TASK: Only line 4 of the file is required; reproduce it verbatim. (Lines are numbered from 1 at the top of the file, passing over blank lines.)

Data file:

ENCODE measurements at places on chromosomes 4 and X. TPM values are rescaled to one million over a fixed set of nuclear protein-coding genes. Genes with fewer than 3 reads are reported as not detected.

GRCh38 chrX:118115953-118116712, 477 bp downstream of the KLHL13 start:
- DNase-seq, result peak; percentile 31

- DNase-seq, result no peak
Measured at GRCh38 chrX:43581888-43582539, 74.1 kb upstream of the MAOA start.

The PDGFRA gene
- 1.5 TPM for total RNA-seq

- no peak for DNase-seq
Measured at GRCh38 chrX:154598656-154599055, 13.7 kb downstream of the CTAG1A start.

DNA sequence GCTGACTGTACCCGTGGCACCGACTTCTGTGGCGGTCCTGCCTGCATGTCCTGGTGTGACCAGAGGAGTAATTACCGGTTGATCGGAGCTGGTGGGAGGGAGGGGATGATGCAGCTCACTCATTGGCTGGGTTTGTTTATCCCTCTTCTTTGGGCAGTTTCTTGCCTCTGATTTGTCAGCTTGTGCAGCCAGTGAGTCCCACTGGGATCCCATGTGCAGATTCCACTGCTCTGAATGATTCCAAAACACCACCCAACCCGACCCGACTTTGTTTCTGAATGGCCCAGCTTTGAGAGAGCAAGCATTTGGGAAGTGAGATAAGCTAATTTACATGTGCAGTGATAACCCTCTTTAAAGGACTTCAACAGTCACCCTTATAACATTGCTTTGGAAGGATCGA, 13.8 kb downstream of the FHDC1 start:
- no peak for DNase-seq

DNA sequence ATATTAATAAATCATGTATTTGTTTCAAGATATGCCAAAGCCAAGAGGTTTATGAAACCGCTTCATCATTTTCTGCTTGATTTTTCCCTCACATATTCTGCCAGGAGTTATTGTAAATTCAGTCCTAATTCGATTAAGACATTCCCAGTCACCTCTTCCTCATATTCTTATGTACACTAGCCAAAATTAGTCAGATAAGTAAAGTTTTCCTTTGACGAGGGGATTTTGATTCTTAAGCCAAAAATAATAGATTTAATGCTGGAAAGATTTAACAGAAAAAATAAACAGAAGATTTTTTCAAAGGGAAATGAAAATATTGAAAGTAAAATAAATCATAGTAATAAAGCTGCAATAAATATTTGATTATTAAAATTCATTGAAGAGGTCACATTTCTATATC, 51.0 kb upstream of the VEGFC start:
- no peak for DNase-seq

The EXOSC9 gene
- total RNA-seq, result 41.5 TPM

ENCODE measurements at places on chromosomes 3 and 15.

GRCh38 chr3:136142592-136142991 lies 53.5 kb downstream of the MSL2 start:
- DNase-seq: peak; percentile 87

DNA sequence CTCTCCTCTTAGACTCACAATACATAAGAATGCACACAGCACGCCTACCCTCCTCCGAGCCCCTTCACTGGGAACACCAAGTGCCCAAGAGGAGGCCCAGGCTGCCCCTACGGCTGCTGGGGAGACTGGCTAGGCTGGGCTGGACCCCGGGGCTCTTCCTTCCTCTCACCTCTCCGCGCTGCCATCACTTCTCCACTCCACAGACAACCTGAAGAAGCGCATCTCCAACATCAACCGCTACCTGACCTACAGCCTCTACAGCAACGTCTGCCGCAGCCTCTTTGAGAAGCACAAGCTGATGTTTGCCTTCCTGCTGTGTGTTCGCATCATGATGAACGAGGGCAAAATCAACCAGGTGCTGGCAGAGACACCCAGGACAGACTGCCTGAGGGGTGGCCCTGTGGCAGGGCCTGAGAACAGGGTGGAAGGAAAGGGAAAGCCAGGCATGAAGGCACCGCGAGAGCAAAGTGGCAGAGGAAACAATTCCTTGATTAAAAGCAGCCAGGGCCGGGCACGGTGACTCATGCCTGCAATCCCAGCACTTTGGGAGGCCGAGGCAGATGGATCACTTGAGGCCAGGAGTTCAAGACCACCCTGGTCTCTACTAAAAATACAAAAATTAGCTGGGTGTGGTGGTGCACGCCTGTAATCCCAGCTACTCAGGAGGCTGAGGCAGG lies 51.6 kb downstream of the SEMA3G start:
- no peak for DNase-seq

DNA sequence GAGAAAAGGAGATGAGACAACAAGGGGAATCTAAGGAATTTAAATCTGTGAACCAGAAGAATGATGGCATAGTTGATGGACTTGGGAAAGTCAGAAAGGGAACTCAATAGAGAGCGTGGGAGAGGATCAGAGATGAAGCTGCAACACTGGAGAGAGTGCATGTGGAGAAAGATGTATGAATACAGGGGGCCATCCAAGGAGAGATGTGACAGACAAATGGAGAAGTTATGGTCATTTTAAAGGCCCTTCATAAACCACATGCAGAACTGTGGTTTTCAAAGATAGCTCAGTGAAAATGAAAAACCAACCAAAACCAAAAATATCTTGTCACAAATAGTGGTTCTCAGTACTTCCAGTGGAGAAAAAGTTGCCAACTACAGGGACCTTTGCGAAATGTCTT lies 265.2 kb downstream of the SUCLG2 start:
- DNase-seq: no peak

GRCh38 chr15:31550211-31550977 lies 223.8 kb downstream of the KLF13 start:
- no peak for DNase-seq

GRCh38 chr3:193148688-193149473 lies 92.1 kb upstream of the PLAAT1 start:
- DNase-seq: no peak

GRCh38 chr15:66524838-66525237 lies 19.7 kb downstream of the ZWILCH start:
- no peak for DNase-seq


- DNase-seq, result no peak